Reprocessing spent fuel is key to nuclear prog
Singh also described the commissioning of the plant here as a "significant milestone" in the country`s indigenous nuclear programme to help meet the country`s current and future energy needs.
"Reprocessing is essential in the transition to the second stage of fast breeder reactors which we have begun, and in the subsequent third stage using thorium in advanced reactors," he said while stating that reprocessing of spent fuel is the key to the country`s three-stage indigenous nuclear power programme.
Addressing a gathering after commissioning of the second Power Reactor Fuel Processing Plant at Tarapur, Singh said India has come a long way since the first reprocessing of spent fuel in India in 1964 at Trombay.
"The recycling and optimal utilisation of Uranium is essential to meet our current and future energy security needs.
The vision of the founding fathers of our nuclear programme, Jawaharlal Nehru and Homi Bhabha, was to achieve the mastery of the complete fuel cycle, thus enabling India to use our vast and abundant thorium resources in advanced nuclear power reactors," he said.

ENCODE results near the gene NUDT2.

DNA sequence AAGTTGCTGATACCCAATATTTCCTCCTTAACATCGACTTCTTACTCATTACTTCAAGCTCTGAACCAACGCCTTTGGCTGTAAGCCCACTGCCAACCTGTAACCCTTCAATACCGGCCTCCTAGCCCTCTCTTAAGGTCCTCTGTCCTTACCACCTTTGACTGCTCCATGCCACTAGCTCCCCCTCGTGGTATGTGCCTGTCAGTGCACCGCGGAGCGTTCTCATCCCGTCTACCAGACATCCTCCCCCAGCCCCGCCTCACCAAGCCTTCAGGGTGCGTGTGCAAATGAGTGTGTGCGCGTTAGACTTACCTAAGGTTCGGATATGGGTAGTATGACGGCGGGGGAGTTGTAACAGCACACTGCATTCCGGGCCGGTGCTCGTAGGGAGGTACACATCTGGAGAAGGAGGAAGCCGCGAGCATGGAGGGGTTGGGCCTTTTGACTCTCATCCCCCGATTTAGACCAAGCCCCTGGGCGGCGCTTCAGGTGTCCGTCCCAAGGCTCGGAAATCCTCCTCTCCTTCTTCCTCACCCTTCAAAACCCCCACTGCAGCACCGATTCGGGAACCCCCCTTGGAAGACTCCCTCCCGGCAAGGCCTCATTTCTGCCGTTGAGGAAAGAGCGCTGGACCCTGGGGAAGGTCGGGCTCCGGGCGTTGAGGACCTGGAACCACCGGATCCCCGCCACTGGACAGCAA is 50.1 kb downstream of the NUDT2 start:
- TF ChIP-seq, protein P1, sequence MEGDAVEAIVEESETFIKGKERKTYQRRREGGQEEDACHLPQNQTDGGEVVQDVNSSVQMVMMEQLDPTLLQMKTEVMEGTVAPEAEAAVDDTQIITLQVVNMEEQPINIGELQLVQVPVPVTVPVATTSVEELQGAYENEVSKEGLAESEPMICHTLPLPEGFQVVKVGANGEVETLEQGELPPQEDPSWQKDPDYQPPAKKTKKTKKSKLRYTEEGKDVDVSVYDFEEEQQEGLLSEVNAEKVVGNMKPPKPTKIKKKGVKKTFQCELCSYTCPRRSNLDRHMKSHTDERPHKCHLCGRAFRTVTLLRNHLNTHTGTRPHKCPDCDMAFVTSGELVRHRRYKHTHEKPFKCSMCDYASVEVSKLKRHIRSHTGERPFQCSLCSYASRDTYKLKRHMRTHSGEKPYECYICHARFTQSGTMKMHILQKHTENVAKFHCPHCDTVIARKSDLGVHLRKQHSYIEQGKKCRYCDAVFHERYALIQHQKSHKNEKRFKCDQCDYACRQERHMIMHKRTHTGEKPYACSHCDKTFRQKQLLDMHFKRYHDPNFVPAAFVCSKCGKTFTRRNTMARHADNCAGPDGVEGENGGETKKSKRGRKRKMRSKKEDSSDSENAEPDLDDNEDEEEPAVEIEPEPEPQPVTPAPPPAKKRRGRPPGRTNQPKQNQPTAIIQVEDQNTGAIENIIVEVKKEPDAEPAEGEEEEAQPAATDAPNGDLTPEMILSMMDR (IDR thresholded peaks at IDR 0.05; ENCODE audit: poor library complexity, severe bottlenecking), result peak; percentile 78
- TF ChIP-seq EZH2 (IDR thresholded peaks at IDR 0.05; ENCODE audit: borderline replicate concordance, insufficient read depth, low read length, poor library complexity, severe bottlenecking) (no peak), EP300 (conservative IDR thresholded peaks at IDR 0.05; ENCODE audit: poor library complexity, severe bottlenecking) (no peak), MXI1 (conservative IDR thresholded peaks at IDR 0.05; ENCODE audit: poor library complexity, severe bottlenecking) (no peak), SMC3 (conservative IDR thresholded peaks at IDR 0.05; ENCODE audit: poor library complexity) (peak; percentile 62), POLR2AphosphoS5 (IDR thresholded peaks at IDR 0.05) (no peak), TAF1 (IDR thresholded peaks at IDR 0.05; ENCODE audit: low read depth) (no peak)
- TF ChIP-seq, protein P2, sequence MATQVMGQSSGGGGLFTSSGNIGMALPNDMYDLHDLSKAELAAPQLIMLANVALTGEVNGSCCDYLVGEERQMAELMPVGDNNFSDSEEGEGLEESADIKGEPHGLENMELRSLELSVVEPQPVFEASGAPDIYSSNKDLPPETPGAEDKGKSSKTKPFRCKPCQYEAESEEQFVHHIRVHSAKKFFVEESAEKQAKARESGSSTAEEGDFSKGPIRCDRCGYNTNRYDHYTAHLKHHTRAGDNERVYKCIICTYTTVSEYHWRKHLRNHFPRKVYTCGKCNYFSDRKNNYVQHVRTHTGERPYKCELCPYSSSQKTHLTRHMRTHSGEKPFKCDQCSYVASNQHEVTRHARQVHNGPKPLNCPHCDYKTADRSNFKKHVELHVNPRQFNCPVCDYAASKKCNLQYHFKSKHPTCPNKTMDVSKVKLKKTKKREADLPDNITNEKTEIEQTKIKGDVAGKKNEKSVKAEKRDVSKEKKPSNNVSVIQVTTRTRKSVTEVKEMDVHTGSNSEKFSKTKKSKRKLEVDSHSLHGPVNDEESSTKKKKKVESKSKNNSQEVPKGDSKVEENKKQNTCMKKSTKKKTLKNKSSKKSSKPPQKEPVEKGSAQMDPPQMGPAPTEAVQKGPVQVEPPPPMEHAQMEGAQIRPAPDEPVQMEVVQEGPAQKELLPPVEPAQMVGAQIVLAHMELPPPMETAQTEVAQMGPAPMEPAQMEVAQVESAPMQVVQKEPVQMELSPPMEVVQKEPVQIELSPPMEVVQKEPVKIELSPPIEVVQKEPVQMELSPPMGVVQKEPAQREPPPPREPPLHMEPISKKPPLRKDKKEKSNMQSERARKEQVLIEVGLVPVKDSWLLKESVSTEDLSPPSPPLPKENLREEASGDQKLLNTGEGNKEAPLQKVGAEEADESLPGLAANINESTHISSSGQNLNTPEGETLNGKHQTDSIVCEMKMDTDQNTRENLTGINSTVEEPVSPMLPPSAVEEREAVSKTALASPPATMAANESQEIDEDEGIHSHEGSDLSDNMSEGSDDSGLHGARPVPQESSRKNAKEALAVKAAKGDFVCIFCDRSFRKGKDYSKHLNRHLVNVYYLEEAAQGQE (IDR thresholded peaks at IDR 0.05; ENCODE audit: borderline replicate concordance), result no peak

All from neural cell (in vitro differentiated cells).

Congratulating scientists and engineers who were involved in the design, construction and commissioning of the complex and state-of-the-art facility, he said, "This is yet another instance that once we make up our mind, India can do anything."
Reprocessing the spent fuel will also ensure that India is better able to manage the wastes which are by-products of the nuclear fuel cycle, the Prime Minister said.
Tarapur itself is an outstanding example of nuclear energy`s capacity to provide the clean, safe and economical energy that the nation requires for its development and growth, he said adding that this site is home to the oldest boiling water reactors in the world.
"Here we have built our own reactors as well. And we have subsequently added the entire range of facilities covering the entire fuel cycle from fuel fabrication to reprocessing and waste immobilisation,"he said.
The atomic energy programme of India represents a very important and significant step towards technological and energy self-reliance and security, Prime Minister observed.
"That we have done so by the efforts of our own scientists and engineers is tribute to the vision of the founders of our atomic energy programme.
Given the advanced status of our indigenous programme and the capabilities of our scientists and engineers we can now confidently utilise the new opportunities that have been created with the opening up of international cooperation in the field of nuclear energy," he said.
Singh urged the scientific community to pay greater attention to capacity building, training and nurturing young and fresh talent which is in abundant supply in the country to to realise the potential of atomic energy to contribute to the nation`s development.